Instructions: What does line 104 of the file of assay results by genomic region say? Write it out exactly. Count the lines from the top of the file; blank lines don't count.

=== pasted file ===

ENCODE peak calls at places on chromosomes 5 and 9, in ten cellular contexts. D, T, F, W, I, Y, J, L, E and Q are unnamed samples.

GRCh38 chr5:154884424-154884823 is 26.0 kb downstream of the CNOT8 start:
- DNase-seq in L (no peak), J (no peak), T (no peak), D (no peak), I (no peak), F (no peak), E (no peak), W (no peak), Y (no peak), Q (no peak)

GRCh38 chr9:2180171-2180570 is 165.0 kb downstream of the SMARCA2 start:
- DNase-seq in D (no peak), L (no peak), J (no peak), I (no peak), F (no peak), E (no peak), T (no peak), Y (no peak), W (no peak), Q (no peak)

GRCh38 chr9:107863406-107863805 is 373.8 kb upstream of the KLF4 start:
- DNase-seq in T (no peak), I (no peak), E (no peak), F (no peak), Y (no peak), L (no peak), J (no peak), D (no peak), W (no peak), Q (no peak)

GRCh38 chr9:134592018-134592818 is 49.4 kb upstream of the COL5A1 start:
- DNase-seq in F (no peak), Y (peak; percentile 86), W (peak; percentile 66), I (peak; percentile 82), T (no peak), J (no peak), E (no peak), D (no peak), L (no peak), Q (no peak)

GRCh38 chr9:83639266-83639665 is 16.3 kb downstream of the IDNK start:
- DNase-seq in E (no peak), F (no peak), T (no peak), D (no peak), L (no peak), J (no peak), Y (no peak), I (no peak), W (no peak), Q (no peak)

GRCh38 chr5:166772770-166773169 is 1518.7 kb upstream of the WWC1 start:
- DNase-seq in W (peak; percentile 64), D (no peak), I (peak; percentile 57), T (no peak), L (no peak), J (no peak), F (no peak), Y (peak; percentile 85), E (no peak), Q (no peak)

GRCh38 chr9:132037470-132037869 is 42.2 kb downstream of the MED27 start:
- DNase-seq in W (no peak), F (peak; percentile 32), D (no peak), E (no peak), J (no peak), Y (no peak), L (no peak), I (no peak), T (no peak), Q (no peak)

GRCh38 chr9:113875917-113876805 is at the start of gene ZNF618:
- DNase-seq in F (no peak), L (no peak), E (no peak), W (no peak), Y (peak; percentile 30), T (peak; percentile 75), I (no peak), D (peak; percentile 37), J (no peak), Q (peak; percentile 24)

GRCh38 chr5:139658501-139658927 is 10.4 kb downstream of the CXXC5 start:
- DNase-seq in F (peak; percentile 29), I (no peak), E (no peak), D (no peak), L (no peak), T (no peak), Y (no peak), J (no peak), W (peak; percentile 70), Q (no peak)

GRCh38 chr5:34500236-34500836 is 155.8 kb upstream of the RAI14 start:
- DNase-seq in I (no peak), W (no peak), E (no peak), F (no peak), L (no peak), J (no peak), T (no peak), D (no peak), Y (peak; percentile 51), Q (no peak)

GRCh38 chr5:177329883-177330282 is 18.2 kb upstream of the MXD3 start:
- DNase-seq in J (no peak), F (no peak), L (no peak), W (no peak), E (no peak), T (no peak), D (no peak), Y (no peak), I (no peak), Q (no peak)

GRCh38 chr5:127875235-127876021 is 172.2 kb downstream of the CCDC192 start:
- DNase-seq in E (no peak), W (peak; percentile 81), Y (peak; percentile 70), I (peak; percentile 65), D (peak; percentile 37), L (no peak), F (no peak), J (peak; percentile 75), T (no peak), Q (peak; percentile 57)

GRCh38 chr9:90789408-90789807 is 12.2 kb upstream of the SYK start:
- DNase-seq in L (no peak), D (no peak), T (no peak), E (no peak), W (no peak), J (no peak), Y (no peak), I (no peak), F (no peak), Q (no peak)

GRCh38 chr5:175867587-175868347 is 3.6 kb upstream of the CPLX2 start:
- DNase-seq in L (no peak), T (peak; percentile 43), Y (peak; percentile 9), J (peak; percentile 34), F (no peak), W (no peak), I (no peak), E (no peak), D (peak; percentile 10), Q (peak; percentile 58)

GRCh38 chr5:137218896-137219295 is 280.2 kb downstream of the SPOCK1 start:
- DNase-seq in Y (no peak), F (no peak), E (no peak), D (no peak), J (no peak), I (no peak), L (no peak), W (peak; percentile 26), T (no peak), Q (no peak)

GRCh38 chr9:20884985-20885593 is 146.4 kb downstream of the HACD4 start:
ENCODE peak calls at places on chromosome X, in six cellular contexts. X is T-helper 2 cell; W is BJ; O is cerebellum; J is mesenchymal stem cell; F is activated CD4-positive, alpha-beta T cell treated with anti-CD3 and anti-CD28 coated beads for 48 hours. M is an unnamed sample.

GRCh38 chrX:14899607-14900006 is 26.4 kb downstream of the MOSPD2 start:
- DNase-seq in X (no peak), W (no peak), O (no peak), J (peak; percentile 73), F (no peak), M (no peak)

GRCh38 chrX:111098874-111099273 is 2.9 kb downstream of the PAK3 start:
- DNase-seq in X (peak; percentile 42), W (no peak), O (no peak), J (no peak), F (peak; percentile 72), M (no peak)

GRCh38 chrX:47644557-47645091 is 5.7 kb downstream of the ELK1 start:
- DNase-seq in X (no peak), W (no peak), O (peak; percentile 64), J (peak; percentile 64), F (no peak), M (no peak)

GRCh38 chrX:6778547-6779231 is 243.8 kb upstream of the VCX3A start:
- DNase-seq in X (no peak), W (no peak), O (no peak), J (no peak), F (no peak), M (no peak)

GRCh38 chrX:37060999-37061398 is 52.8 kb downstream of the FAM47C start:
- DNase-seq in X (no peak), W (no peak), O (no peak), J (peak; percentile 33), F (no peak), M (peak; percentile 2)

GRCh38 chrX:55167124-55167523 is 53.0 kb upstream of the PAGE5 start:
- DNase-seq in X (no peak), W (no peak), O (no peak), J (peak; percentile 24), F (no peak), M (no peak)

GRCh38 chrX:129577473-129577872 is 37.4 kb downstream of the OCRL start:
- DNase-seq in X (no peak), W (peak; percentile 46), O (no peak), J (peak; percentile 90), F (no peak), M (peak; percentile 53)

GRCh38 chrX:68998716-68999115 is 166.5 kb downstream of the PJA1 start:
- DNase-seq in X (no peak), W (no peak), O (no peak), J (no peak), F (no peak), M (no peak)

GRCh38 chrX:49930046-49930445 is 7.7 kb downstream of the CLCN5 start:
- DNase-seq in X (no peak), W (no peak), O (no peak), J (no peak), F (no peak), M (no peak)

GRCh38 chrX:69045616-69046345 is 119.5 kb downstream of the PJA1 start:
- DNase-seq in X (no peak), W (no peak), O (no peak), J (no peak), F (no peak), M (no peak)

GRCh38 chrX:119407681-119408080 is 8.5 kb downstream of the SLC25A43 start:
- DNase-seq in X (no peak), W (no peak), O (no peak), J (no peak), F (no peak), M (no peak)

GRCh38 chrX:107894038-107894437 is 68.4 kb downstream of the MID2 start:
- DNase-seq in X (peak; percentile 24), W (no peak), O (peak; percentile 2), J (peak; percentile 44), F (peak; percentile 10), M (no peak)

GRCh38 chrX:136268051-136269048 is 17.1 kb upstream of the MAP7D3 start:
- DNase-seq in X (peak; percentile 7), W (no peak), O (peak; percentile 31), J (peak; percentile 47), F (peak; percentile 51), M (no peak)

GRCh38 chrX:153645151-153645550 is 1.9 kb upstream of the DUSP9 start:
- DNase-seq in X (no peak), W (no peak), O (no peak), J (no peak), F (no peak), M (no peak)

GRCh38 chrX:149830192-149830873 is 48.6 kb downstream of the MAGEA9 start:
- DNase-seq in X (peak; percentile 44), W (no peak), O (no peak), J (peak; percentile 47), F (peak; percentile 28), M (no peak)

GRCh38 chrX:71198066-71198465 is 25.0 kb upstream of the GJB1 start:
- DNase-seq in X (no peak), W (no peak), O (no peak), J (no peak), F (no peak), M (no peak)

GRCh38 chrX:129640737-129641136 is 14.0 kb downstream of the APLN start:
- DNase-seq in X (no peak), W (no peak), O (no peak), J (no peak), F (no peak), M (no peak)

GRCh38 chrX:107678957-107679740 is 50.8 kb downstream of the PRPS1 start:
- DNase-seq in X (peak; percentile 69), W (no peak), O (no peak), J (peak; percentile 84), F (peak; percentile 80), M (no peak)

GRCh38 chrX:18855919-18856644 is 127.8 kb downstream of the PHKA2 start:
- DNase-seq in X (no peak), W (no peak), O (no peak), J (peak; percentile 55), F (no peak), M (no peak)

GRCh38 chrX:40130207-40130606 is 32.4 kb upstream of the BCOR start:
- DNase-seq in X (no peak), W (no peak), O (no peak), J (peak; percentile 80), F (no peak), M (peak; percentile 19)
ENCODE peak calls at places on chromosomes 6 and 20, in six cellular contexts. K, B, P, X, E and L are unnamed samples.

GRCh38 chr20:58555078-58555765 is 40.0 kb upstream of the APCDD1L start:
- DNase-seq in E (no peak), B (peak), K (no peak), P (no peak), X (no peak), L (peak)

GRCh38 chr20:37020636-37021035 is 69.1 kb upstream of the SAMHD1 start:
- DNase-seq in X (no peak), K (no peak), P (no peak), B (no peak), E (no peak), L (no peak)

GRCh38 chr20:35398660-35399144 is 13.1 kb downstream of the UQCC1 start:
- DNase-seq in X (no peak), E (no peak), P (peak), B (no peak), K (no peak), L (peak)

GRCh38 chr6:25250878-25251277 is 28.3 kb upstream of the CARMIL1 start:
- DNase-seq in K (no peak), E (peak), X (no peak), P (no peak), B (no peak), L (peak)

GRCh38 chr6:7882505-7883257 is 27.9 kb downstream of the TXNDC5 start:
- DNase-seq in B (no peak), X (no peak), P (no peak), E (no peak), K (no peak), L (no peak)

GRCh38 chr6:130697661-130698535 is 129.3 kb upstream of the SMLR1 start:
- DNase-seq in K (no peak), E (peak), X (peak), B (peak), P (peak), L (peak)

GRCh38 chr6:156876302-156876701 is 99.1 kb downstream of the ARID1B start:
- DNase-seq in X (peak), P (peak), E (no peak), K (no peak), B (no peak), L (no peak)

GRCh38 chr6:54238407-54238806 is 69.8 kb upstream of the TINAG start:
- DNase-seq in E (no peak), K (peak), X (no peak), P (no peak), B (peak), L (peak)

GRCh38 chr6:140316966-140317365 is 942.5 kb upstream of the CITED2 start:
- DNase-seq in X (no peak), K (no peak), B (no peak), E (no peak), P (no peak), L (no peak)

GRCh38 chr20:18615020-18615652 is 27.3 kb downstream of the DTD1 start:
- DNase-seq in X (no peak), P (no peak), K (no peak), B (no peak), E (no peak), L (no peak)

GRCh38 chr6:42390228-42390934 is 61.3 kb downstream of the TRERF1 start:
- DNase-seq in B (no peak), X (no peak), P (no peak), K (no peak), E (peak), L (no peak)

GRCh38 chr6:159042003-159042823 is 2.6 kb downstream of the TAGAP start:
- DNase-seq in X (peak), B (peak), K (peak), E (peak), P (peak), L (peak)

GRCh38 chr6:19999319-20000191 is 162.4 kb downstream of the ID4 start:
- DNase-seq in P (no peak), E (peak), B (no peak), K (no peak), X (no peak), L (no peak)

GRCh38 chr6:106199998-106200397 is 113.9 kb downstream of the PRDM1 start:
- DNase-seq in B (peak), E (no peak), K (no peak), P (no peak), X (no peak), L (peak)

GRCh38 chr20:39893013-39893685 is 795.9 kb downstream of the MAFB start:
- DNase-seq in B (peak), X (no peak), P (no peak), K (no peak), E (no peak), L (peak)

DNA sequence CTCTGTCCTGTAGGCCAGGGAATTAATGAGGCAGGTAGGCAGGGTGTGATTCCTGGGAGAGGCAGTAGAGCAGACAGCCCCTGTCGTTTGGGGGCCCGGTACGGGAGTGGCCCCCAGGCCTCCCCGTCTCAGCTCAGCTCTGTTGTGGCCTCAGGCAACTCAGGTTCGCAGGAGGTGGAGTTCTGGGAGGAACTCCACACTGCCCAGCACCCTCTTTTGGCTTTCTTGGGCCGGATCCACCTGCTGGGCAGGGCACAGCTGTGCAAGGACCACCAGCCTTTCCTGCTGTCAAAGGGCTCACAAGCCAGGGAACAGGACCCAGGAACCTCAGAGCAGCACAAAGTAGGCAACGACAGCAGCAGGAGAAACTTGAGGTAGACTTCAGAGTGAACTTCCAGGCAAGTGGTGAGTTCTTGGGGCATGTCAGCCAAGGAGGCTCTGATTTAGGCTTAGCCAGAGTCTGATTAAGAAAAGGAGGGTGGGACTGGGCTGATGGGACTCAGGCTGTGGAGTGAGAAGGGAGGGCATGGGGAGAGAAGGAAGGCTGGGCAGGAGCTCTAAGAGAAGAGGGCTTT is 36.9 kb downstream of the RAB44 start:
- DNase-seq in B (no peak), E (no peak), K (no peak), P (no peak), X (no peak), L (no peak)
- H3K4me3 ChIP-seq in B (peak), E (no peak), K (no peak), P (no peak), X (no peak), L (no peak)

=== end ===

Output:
- DNase-seq in B (peak), X (no peak), P (no peak), K (no peak), E (no peak), L (peak)